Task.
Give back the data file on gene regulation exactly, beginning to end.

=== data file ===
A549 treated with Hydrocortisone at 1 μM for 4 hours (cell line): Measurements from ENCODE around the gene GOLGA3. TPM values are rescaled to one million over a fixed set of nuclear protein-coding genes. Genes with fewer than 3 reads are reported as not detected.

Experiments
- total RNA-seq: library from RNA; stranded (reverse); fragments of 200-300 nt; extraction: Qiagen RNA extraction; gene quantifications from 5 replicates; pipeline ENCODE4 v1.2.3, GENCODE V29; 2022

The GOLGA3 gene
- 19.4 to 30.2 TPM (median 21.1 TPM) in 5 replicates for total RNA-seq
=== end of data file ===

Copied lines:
A549 treated with Hydrocortisone at 1 μM for 4 hours (cell line): Measurements from ENCODE around the gene GOLGA3. TPM values are rescaled to one million over a fixed set of nuclear protein-coding genes. Genes with fewer than 3 reads are reported as not detected.

Experiments
- total RNA-seq: library from RNA; stranded (reverse); fragments of 200-300 nt; extraction: Qiagen RNA extraction; gene quantifications from 5 replicates; pipeline ENCODE4 v1.2.3, GENCODE V29; 2022

The GOLGA3 gene
- 19.4 to 30.2 TPM (median 21.1 TPM) in 5 replicates for total RNA-seq